Execute multiline commands in mongo shell


As the pipeline/aggregation queries are quite long. I want them to be readable and execute as multiline query.
for example:

I want the above query to execute in multiline as well.

Is it possible?
Thanks in advance.

Yes. But you should have try it. There is no danger of breaking anything when running a read only command.

When a command is not complete, mongo shell will change the prompt to … to indicate that what you enter is not complete yet.

In addition to @steevej-1495, another way is to use a backslash (\)

db.collection.find({ \
<query> \

thanks, I tried but not understood the meaning of …, now got it… :wink:

this doesn’t seem to work.
thanks anyway

Hi @Mohit_Singh_30060,

To improve readability of your aggregation pipeline, you can try building it in the text editor of your choice as it will also help you in case you have missed any brackets.
Otherwise you can also try building your aggregation pipeline in MongoDB Compass, it will help you in understanding the output of each stage of the pipeline and you will be able to visualize your pipeline better.

Also, I have edited your above post as it contains the potential hint for the lab.

Please feel free to reach out if you have any questions.


Hi there, I’m also trying to write queries in the shell on multiple lines. I can write it, but the issue is that once I change line I cannot browse the previous lines in case I want to correct an error. Is there a way to do it?

Hi @Gianluca_Quercini,

Once you move to the next line, there is no way to edit previous lines.
I would recommend using a text editor to write the pipelines and then copy-pasting it in the mongo shell.

Please feel free to reach out if you have any questions.

Kind Regards,

One thing that I do is to split my long queries into a group of smaller one line steps using variables.

For example, rather than writing:

db.test.find( { field_a : 1 , field_b : 2 , field_c : 3 , field_d : 4 } )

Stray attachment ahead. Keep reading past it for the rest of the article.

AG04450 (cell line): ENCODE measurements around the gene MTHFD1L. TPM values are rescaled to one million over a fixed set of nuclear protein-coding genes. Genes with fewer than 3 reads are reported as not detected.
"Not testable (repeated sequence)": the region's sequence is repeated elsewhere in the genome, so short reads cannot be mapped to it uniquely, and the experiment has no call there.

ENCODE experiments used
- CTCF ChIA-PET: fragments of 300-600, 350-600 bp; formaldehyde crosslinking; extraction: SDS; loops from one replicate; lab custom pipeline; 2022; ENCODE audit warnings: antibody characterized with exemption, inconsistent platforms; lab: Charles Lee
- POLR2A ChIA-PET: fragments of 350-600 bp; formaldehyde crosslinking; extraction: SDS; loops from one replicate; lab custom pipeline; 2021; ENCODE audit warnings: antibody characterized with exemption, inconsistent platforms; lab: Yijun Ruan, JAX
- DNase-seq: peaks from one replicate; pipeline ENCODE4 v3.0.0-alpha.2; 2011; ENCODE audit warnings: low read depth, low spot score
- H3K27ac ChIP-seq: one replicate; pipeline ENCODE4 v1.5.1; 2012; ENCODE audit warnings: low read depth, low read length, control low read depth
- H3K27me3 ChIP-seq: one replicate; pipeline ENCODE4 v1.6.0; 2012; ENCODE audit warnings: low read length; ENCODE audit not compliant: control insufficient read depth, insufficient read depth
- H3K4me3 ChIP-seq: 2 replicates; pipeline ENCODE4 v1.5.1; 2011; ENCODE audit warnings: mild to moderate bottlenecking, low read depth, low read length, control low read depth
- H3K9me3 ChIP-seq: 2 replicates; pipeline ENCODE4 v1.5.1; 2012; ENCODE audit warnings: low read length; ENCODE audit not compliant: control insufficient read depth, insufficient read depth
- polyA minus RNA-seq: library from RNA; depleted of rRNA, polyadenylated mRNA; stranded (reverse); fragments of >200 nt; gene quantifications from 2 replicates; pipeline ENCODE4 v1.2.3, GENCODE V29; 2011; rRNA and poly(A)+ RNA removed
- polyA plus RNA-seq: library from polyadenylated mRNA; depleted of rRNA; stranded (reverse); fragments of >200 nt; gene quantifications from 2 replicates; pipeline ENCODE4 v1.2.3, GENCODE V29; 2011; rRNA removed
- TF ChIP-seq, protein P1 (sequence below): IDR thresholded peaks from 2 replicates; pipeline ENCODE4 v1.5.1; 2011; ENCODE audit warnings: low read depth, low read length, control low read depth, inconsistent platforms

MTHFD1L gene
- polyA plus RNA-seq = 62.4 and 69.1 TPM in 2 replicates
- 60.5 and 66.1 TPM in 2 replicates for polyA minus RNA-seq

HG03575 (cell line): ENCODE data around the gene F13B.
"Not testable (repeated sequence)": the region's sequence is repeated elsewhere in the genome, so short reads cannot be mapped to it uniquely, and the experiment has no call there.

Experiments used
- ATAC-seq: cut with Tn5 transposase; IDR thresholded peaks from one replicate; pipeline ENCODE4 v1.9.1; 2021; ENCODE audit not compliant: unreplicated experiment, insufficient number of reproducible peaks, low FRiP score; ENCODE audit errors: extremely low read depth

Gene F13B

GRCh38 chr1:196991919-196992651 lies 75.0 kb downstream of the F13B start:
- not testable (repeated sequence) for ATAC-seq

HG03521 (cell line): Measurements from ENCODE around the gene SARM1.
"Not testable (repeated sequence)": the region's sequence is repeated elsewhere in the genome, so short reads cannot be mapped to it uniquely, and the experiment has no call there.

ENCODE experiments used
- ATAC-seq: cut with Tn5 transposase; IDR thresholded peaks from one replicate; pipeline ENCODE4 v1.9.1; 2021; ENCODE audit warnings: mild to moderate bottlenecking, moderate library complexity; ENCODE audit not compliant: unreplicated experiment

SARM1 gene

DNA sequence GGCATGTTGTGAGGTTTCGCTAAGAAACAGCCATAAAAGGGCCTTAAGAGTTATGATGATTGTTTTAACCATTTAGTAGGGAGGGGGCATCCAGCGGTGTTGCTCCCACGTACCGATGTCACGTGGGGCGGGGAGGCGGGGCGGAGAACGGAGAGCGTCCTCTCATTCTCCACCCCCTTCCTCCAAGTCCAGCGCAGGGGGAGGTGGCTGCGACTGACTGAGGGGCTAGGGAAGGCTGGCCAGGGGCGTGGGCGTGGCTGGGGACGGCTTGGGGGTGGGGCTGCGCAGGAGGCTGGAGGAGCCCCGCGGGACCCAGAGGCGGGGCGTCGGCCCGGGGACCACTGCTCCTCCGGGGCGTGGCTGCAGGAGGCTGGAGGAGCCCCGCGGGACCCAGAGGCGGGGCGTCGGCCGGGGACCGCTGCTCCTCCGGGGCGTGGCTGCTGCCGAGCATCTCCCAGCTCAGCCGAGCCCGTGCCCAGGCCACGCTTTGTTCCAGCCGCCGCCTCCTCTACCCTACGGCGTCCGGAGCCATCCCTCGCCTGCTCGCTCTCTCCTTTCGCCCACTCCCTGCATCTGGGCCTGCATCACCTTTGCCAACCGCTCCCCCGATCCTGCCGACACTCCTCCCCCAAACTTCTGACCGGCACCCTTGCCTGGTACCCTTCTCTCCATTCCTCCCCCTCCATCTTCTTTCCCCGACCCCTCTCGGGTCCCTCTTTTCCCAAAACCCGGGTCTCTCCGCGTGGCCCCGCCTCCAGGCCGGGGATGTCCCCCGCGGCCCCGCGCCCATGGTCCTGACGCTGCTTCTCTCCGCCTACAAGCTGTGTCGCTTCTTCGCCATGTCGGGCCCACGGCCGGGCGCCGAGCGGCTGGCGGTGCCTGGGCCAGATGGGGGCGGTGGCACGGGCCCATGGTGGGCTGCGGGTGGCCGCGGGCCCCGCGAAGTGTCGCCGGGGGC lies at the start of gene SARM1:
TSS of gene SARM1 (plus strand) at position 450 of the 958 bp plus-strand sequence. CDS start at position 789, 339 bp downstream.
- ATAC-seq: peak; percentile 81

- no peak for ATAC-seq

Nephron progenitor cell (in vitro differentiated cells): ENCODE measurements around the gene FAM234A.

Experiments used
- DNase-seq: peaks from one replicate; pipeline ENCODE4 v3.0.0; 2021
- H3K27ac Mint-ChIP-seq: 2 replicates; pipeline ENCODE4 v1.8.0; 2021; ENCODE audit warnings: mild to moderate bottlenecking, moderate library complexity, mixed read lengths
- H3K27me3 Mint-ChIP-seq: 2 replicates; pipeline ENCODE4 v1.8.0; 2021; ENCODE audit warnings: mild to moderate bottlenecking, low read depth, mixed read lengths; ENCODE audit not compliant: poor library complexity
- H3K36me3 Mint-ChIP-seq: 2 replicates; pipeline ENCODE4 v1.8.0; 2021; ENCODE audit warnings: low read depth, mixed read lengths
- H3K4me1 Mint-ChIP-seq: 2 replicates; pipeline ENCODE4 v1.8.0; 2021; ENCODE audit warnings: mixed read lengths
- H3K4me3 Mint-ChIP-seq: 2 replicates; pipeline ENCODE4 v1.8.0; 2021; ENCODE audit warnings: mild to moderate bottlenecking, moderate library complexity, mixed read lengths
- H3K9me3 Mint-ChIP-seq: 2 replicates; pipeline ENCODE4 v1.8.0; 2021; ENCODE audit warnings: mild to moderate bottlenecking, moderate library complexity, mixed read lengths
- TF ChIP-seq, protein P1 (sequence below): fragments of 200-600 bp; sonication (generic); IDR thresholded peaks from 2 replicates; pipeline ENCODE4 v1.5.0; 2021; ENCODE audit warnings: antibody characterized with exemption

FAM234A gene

I write

a = { field_a : 1 }
b = { field_b : 2 }
c = { field_c : 3 }
d = { field_d : 4 }
q = Object.assign( a , b , c , d )
db.test.find( q )

I do have more initial typing but when, not if, I make errors I can use the command line history and only do the correction on the variable with the error, redo the q = Object.assign(…) using the command line history without typing it again.

Same can be done with aggregations. Rather than

db.collection.aggregate( [ { $match : { a_long_query_specification } } ,
... { $group : { a_long_group_specification } } ,
... { $project : { a_long_project_specification } } ] )

I write:

c = db.collection
m_spec = { a_long_match_specification }
m = { "$match" : { m_spec } }
g_spec = { a_long_group_specification }
g = { "$group" : { g_spec } }
p_spec = { a_long_project_specification }
p = { "$project" : { p_spec } }
pipeline = [ m , g , p ]
c.aggregate( pipeline )

Same thing, if I make a error while defining one of the stage I simply edit the appropriate variable, rerun the lines pipeline = … and c.aggregate( … ).

YES, it is more typing when I, seldom, make no error. I find this especially useful when working on aggregation. I usually start with a pipeline that only has the match stage. Once I am happy with the match, I work on the grouping. Since my match and my grouping are variables I can easily add and remove them from my pipeline.

And it reduce my braces and brackets errors to quasi-none as I only have a few on each line.

Divide And Conquer

So I just redid M001 as a refresher, before going onto this course.

To be honest I would recommend for the aggregate pipeline, Visual Studio Code + the MongoDB extension (written by MongoDB) + bracket colouriser 2 extension. All free tools. It gives you intellisense. Also bracket colouriser helps with the extensive use of brackets in MongoDB. Colours each bracket grouping, and draws a line between related brackets.

Connect VSC to your Atlas Cluster or your local MongoDB on your PC where ever you decide to host your test data. Ideally if you have a local and cluster versions running, keep one clean off changes, so you can be confident you haven’t mucked up the data for exams.

When you build your MongoDB playground, comment out your previous queries, as your work through the course, and that way you have the previous versions a few lines away.

Remembering of course you can kick off a MongoDB shell within any database you are connected to, from within VSC…

PS - This isn’t supported, but I do believe it is worth the investment in time.

PPS - The extension by MongoDB is good, and is getting better :slight_smile:

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